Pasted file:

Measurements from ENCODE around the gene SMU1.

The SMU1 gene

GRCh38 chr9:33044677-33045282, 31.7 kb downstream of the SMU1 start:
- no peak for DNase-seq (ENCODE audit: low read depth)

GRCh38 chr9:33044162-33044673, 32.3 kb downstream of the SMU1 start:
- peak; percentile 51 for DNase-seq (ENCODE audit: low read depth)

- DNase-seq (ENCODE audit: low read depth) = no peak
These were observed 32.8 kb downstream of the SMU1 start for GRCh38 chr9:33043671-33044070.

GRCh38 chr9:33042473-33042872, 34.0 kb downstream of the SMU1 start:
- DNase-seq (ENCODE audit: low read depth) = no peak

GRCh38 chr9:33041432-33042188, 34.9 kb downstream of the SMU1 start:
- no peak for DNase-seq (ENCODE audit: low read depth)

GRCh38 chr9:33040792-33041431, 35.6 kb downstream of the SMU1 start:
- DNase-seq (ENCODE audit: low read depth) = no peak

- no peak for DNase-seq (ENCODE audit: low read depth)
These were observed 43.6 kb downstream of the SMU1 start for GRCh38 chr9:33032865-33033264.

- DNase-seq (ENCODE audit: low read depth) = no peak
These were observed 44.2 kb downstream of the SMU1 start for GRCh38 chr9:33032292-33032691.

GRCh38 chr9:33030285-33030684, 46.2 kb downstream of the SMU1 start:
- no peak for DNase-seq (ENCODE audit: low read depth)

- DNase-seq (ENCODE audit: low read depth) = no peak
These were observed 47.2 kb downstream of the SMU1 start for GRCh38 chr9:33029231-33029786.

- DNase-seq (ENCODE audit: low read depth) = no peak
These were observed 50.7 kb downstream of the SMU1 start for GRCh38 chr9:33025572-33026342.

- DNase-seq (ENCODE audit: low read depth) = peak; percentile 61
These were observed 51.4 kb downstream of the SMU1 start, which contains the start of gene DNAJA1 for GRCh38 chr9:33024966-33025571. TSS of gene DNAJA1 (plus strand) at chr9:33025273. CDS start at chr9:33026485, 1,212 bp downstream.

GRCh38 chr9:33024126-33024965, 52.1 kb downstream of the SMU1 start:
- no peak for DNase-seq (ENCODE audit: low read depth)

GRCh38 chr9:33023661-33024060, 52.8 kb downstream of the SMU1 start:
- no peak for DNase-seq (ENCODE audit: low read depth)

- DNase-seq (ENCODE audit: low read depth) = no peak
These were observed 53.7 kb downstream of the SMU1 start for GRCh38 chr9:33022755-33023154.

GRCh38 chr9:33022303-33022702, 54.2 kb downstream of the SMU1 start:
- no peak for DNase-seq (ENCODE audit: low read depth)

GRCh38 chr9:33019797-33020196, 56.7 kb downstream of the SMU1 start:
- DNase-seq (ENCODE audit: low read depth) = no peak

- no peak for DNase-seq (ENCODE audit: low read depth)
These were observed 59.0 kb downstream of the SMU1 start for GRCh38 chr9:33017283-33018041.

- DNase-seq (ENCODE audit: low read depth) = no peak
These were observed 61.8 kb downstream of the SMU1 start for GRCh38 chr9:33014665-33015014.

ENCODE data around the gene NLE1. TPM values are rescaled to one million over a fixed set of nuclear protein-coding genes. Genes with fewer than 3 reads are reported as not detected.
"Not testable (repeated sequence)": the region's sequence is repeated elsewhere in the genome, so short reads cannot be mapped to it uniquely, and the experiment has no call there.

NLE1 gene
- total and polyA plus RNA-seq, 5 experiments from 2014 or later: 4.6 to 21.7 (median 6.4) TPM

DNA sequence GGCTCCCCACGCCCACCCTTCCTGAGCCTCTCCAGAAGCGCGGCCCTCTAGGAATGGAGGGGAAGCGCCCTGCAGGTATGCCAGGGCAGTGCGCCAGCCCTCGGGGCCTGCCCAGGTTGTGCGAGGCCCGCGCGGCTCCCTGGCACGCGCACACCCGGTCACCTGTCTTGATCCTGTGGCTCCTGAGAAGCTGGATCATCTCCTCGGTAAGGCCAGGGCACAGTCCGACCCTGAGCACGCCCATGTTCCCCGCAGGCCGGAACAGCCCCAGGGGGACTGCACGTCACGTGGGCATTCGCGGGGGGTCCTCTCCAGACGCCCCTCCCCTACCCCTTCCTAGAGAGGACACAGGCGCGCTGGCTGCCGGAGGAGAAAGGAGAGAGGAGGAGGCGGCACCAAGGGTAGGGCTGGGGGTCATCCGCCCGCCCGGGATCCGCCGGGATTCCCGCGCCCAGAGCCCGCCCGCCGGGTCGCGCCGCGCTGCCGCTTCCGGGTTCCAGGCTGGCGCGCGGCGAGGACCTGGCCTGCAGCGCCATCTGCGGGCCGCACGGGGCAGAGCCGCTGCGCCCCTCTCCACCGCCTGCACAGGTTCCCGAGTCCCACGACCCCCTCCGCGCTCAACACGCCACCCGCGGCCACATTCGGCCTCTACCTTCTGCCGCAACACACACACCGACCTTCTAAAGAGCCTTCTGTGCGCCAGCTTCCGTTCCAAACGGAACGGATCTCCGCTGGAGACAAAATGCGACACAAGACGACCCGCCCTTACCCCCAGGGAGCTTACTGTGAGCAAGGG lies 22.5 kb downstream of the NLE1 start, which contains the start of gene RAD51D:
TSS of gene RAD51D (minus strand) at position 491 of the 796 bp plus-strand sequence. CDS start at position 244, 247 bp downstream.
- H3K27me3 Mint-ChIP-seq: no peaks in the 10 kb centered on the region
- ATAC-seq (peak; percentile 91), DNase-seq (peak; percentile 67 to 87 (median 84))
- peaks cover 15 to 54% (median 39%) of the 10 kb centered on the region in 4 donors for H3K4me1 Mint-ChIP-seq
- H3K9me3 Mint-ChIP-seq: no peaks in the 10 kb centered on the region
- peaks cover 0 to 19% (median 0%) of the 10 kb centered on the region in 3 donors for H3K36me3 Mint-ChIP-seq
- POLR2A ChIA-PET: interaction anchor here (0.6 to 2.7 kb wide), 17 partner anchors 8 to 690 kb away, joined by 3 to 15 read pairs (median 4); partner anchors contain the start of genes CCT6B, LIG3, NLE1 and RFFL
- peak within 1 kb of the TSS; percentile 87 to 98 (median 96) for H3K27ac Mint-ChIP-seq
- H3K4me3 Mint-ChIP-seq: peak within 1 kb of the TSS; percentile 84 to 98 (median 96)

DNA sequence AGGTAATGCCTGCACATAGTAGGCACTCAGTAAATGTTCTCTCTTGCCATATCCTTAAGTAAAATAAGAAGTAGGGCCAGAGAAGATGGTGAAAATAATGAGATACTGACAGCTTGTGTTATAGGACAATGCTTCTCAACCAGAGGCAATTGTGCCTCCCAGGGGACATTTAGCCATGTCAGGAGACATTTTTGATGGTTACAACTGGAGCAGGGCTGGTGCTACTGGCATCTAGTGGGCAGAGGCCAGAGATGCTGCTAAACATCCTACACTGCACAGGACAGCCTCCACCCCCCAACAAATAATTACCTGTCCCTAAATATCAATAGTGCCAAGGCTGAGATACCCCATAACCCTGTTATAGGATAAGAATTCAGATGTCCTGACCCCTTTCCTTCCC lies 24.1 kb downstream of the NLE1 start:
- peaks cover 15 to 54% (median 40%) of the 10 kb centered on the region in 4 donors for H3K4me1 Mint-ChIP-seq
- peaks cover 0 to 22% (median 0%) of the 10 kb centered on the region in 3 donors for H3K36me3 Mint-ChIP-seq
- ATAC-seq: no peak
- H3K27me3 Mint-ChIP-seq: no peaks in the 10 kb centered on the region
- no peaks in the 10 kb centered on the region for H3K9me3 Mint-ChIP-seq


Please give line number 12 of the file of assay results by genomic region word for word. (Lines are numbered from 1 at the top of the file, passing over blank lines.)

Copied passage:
- no peak for DNase-seq (ENCODE audit: low read depth)